Now, I would like to draw your attention to the recent cases of people smuggling from the north to southern Nigeria over the past few weeks. Intelligence making rounds say the people, stowed away in trucks among cattle and sacks of goods, and many others coming in surreptitiously on minis buses, are not almajiris, but hired Boko Haram mercenaries sent in batches to southern Nigerian communities with an agenda. You may have heard how local vigilantes in some of these communities as well as the governor of Rivers State, Nyesom Wike, recently intercepted some vehicles (including those belonging to Africa’s richest man, billionaire Aliko Dangote) used for smuggling these individuals in the midst of a national ban on interstate travel due to the Corona virus pandemic. If you will agree with me, Governor Nyesom Wike deserves commendation, perhaps a medal (please stifle a giggle over this) for ordering the arrest of 14 men who were hidden inside trucks conveying cows from the North into his state, on the night of Thursday, May 7. No other governor has had the courage to do what Wike has done so safeguard his state and people. The men had been intercepted by security agents stationed at the Rivers State borders and to make an example of them for other prospective violators of the ban, Wike (I’m sure you’d be enamoured of his bravery and exemplary action by now) ordered that the 14 people be tested first for Coronavirus and then charged to court while the cows and trucks would be auctioned. I bet you would have admired his guts or even done the same in your prime as a military man. Am I right, your Excellency? I can bet you’re chuckling.

Your Excellency, there are several questions on the lips of members of the communities into which the said mercenaries are being smuggled, and they are:

  1. What is the mission of these individuals in southern Nigerian communities during this time?
  2. Why should they be hidden among cattle or sandwiched between bags of agro produce like MacDonald burgers?
  3. Why should they breach the interstate travel ban imposed by your government?
  4. What do they intend to do with the caches of arms found in their sacks and baggage?
  5. Who provided them with those weapons? 
  6. Moreover, what has prompted such unprecedented mass movements of people from the north (some say they are people recruited from the Futa Jallon region of West Africa) to southern Nigeria? 

I hesitate to believe the allegation that these individuals are being sent to execute a well-laid plan, whatever that is, or that they have made makeshift camps in bushes, in readiness to unleash terror on the communities. One supposed intelligence claims the set time for the attacks is when covid-19 will have been over, and that the mercenaries are currently undergoing routine training in military combat in their forest camps. These stories are gaining traction, though some objectivists like my humble self, consider them to be rumours and fear-mongering until certified as true. But, one thing I do know for certain is that the unchecked acts of terror by herdsmen and Boko Haram against hapless and unprotected Nigerian communities in recent years are enough reason for people to worry about the current smuggling of persons from northern Nigeria into the south in the midst of a pandemic and interstate travel ban.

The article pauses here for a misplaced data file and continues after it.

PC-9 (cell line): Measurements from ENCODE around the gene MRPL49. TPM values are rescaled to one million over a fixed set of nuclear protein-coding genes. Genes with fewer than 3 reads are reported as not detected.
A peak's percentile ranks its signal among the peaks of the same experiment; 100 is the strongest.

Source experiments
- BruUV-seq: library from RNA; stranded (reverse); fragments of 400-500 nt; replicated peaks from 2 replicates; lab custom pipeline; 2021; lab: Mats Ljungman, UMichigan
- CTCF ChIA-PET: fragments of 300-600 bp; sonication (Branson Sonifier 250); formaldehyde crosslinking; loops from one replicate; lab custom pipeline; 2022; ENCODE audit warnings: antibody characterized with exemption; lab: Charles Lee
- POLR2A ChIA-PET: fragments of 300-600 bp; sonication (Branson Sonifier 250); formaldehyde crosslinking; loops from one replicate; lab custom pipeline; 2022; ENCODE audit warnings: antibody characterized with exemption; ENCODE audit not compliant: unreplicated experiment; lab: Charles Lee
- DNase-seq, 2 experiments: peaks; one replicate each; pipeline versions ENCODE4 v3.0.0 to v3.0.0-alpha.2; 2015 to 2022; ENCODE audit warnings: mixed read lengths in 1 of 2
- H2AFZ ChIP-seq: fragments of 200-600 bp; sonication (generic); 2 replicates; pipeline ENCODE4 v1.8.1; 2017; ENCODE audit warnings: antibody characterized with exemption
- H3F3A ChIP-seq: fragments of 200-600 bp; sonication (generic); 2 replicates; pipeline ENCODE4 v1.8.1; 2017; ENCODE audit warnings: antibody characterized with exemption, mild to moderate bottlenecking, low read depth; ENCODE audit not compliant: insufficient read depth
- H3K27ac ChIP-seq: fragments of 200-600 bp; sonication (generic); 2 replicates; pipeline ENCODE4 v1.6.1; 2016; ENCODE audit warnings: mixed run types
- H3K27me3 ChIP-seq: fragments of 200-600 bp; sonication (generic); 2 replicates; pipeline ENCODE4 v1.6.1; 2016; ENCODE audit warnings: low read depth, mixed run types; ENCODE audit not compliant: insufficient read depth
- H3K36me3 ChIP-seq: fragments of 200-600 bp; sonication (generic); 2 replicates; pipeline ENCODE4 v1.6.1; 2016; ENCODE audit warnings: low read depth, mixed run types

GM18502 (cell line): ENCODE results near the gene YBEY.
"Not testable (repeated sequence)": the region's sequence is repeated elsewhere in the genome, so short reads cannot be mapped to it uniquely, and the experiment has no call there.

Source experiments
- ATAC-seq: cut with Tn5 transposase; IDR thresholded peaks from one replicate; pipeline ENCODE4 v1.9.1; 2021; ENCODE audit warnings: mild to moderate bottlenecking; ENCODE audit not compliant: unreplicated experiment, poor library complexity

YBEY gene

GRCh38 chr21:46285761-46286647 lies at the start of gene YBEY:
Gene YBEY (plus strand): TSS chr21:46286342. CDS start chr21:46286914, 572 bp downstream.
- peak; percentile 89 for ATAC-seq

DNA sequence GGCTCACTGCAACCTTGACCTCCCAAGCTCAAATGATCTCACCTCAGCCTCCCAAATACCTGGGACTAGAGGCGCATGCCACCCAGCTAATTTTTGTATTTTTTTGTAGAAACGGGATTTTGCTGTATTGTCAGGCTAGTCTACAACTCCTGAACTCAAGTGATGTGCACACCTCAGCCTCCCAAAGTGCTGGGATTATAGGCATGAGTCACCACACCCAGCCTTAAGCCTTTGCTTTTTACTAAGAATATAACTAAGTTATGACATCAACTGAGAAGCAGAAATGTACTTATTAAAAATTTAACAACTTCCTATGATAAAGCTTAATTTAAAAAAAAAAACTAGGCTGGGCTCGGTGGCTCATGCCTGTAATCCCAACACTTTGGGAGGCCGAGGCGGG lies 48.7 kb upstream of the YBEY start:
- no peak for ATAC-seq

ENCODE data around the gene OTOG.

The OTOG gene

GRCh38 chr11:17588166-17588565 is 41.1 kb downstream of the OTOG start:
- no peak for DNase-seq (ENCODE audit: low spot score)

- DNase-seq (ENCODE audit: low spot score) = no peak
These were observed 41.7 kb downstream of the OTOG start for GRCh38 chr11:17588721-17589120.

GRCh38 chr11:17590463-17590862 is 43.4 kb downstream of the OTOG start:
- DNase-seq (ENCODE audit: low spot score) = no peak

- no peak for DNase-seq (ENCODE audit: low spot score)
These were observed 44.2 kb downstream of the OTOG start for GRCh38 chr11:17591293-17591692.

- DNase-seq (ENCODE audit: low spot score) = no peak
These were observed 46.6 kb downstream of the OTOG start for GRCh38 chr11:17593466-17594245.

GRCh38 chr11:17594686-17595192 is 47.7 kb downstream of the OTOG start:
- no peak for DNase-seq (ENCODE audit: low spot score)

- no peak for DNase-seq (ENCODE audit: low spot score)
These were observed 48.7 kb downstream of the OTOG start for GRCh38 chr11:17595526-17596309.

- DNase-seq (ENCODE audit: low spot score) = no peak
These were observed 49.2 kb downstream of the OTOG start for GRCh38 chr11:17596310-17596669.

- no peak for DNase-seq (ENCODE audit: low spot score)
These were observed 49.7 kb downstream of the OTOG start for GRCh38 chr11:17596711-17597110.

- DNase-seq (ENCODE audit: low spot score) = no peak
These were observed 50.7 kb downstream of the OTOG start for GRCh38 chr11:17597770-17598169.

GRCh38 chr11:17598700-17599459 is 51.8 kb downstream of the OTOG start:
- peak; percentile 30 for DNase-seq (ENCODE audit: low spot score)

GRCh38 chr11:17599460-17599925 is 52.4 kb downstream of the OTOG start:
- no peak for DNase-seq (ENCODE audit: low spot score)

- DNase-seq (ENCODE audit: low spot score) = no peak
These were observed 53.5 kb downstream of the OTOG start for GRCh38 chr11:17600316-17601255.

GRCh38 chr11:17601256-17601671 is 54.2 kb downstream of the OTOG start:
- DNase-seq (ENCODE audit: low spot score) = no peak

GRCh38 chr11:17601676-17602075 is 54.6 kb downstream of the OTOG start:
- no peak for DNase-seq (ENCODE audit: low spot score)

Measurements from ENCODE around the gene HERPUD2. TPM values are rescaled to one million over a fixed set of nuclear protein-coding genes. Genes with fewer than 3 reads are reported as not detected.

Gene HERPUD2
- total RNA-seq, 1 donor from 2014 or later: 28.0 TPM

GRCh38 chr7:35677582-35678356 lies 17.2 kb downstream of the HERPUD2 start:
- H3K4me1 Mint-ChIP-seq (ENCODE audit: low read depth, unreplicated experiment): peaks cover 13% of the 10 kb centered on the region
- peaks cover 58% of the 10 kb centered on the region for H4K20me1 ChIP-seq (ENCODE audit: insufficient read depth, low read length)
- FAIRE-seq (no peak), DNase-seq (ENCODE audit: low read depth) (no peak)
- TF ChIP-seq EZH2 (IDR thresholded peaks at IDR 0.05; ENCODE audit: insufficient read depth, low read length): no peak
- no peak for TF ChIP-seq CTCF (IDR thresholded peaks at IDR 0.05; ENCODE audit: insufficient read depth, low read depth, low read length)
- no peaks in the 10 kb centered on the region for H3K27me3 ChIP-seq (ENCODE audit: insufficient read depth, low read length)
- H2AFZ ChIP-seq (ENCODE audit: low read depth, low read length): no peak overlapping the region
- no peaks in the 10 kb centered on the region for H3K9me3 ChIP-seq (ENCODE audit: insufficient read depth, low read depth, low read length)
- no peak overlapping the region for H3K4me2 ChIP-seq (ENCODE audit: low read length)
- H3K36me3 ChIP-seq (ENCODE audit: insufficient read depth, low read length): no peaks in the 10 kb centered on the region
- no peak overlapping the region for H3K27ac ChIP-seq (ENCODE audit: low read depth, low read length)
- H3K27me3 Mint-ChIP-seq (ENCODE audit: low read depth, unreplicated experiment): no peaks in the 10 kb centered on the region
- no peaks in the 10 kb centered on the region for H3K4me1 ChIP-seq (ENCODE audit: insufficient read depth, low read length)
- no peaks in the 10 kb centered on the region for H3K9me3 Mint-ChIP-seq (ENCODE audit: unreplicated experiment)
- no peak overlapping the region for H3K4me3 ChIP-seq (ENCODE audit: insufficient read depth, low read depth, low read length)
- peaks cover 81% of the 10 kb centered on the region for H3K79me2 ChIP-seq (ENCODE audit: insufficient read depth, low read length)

Terror has seized many farmers. Women and young girls continue to be violated, routinely bearing the concupiscent rage of satyrs and killers from the north who now maraud their towns, villages and farms without the faintest of qualms. These are not hearsay. There is a plethora of videos and photographs showing unprovoked attacks by Fulani men, who, driven by Mephistophelean rage, leave testimonies of mutilations and gore that are hard to forget. 

Your Excellency, we all remember you as a man of action, driven by energy and zest. We once regarded you as a Mr. Michelin archetype – strong, firm and dynamic. But, many are beginning to doubt that you are still driven by that spirit that catalysed radical things. Now, permit me to ask where that spirit has gone. Has it flown away with age and ageing and its consequent lethargy? To reiterate, I am ill-disposed to rumours and fear-mongering. But, many people believe that your Excellency is no longer in charge of things, and has never even been, and that a monster that goes by the undesirable label, cabal or gang, if you like, has always run the government. 

Your subjects need protection of their lives and property. Many say you have even been compromised by the fact of your tribal identity, which has made you always turn a blind eye on the heinous crimes against humanity committed by your tribesmen. In the absence of national protection, communities may decide to provide their own forms pf protection as they deem fit and appropriate. And believe you me, the result of that kind of situation can be grave. Very grave. As I write this, dark clouds of insecurity thicken, sliding across the sky, bearing an uncertain burden. Is the country sitting on a keg of gunpowder? 

 

Dr. Theophilus Ejorh is a writer and research consultant based in Dublin, Republic of Ireland.